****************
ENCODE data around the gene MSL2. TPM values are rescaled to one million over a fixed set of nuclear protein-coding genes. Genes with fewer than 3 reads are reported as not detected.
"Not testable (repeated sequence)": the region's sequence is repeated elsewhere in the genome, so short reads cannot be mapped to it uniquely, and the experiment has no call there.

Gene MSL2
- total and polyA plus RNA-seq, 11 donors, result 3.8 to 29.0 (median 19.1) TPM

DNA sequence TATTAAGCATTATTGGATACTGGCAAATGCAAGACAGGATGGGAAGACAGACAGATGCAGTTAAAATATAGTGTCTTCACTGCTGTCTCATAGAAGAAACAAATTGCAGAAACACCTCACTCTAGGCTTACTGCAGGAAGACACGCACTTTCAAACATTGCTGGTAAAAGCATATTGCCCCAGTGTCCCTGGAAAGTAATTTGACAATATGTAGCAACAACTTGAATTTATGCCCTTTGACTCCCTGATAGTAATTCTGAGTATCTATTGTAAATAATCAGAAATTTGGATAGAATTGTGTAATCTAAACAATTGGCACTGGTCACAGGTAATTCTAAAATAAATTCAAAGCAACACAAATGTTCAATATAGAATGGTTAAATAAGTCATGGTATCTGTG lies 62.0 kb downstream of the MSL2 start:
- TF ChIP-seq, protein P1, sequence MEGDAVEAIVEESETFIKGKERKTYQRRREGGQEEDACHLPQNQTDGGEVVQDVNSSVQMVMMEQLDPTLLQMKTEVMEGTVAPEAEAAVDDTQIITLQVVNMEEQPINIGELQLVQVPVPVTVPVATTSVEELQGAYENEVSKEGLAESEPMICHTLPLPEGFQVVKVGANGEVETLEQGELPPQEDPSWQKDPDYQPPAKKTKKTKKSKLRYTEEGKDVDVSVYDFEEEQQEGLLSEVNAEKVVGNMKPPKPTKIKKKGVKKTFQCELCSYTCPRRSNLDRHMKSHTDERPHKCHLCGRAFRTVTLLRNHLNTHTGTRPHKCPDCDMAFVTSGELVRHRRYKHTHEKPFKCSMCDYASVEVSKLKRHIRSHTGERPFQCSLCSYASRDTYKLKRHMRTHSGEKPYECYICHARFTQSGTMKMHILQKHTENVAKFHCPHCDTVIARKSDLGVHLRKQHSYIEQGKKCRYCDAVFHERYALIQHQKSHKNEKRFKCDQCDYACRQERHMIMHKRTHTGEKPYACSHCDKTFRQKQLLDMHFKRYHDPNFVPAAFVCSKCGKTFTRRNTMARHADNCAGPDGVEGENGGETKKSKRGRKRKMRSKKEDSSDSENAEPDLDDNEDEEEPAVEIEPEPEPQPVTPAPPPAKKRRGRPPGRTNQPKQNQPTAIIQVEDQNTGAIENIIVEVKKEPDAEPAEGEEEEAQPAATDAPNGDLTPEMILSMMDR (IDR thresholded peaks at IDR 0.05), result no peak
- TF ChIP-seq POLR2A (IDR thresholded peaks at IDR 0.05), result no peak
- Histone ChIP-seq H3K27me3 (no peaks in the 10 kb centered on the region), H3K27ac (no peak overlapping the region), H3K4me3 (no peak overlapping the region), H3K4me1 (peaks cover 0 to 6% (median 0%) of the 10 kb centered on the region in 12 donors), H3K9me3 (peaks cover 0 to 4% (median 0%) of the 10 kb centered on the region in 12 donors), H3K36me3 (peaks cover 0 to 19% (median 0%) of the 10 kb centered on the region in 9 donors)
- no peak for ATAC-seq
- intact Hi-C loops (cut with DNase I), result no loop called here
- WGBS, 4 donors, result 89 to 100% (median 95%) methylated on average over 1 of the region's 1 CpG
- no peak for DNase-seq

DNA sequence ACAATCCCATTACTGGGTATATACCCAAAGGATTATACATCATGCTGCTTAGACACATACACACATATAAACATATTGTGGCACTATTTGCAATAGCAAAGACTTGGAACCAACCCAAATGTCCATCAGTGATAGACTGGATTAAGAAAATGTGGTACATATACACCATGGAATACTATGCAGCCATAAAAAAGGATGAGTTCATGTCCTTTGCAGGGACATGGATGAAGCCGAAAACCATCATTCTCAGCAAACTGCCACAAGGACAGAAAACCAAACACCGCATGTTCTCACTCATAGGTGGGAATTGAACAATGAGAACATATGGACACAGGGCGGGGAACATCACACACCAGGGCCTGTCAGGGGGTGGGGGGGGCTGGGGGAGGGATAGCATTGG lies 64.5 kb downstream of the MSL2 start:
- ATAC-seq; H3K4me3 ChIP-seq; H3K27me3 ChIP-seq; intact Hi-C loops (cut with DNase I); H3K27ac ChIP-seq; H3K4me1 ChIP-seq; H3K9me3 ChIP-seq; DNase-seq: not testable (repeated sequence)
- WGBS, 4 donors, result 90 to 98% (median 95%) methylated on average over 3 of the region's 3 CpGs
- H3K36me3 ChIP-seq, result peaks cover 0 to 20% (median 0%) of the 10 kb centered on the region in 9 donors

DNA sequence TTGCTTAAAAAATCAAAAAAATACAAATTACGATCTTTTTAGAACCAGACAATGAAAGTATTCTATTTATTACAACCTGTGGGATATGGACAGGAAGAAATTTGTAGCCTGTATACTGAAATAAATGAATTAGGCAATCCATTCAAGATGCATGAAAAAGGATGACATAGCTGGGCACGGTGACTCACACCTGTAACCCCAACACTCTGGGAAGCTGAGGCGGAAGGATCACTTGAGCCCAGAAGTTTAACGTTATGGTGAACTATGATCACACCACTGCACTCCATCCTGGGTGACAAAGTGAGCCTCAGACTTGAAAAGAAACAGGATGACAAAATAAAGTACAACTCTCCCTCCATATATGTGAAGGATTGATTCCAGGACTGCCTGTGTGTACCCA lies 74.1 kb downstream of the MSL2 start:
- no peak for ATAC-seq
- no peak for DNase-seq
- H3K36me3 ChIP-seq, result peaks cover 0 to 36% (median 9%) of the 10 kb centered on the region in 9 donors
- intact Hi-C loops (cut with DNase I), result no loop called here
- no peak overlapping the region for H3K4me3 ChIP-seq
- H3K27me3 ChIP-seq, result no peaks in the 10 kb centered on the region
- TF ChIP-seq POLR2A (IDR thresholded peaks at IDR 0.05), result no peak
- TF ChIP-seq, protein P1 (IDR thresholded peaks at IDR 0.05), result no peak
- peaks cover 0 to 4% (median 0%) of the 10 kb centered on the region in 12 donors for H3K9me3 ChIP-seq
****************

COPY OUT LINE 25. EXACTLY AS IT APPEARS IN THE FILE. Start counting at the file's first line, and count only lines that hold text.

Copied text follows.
- TF ChIP-seq, protein P1 (IDR thresholded peaks at IDR 0.05), result no peak